Firstly, two staff arrived from the Social Work Department at Dundee Council – Sarah, our champion and without whom we could never have got the project off the ground, and Claire, a Social Work student on placement who had been our contact for this particular funeral. It was great to meet both of them at last. And then, a party of care home staff – maybe ten in number. The notion of this funeral being ‘lonely’ seemed to recede, except that (as Michael pointed out), these people knew little more about Henry than we did, and certainly weren’t expecting to speak for him at the graveside; that was my job. In a way, the idea of someone having a lonely funeral transforms the event, and possibly acts as a motivation to people to attend. Perhaps giving it a name or label changes its nature?
And so, after the hurly-burly of TV cameras and unexpected faces in the day so far, a quietness descended as the hearse arrived from Ashton’s Funeral Directors, with Henry’s coffin. The funeral team brought Henry to the graveside, and he was lowered into the grave with the help of some of his carers who held the cords supporting the coffin. All stepped back, and I stepped forward. The louring sky decided that that was the moment to step forward too, with its gift of heavy drizzle delivered as I opened my mouth to speak to Henry.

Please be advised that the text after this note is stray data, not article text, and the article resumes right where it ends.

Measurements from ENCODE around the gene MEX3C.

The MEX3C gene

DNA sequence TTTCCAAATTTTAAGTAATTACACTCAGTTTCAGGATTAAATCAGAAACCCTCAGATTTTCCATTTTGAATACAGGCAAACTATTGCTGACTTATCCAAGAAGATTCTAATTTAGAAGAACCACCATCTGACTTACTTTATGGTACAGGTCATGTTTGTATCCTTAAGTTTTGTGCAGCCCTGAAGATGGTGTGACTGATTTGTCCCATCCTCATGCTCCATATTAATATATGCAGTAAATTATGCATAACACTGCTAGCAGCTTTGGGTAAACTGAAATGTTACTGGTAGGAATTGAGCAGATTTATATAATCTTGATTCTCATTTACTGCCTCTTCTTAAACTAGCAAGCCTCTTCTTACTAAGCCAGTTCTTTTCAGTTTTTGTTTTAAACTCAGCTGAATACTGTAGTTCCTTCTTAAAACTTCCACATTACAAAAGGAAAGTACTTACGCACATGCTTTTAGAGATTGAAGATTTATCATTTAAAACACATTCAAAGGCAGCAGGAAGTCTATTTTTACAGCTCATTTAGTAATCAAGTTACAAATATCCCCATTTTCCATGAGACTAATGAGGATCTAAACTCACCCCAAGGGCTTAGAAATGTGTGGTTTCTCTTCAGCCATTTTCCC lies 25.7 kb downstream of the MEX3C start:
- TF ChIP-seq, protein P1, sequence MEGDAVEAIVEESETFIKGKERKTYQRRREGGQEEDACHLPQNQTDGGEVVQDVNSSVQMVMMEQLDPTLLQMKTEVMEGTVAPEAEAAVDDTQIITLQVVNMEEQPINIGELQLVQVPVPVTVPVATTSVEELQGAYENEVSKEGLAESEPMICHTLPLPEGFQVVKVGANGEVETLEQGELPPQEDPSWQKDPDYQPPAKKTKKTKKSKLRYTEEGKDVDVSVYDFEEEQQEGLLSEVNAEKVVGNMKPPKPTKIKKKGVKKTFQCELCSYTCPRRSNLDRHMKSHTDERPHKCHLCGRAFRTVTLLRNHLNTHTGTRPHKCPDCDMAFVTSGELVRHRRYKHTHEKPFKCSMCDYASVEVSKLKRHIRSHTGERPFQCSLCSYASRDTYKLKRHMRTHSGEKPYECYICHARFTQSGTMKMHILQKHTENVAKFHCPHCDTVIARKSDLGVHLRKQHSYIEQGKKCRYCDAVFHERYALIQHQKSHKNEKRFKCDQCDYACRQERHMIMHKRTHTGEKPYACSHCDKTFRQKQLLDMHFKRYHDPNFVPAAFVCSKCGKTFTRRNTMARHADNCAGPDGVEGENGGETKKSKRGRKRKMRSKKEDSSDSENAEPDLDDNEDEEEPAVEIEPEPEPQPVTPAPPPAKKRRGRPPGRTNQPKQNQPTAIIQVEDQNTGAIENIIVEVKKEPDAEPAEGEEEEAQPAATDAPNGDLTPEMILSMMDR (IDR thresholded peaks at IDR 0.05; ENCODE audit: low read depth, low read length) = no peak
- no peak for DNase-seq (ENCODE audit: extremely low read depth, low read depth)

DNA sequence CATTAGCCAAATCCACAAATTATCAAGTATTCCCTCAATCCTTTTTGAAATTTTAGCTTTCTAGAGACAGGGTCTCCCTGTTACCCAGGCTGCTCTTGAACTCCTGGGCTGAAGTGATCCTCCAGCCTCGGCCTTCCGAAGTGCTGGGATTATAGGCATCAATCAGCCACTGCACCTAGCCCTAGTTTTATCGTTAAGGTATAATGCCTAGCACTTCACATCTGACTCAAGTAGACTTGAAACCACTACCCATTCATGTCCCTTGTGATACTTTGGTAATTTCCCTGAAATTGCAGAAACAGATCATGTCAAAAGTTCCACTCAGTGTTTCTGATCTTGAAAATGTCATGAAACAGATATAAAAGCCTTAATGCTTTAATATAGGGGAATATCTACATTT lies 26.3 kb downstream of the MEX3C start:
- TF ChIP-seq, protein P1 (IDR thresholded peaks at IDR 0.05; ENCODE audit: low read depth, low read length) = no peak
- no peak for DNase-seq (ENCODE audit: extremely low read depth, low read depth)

After the funeral we said our goodbyes to Sarah and Claire from Social Work, and Rebecca and Kay from the production team. They assured us that our rambling and ragged interview responses would be edited into coherence by the technical team, and that CGI would make Michael and me look younger and thinner. We looked out across Dundee one more time, and across to the grave into which Henry had been laid. Once again, I felt privileged to have been able to speak for someone I would never meet, and hopeful that Henry’s name would soon be spoken aloud and his life celebrated in the most unlikely circumstances – in the company of television viewers across the UK.
A Case Called Henry
They called me in to investigate the scene
of a life lived in unassuming privacy. I am here
to gather clues, work out what they mean,
how a man like you could quietly disappear.
Here is a photo; three versions of a face,
you, sister and brother smiling from a frame
like a postcard from the past, frozen in a place
so changed that all that remains is its name.
Here is a turntable spinning an old Elvis 45,
a crackling needle playing out That’s Alright
Mama, and I hear you singing, happy, alive,
in a place where no-one is lonesome tonight.
Here are the remains of fish and chips, simple
fare that offers comfort in low times. You eat
what you know, but each life needs a sprinkle
of salt and vinegar, a glass of something sweet.
Here is your book of old photographs, the town
as it was when you were young, when Lochee
knew its boundaries, and Dundee was down
a long road, under the bridge, and into history.
Perhaps some clues I was never meant to find
– a job, maybe someone special, who knows? –
but still, you left a vital fingerprint behind.
This investigation concludes. Case closed.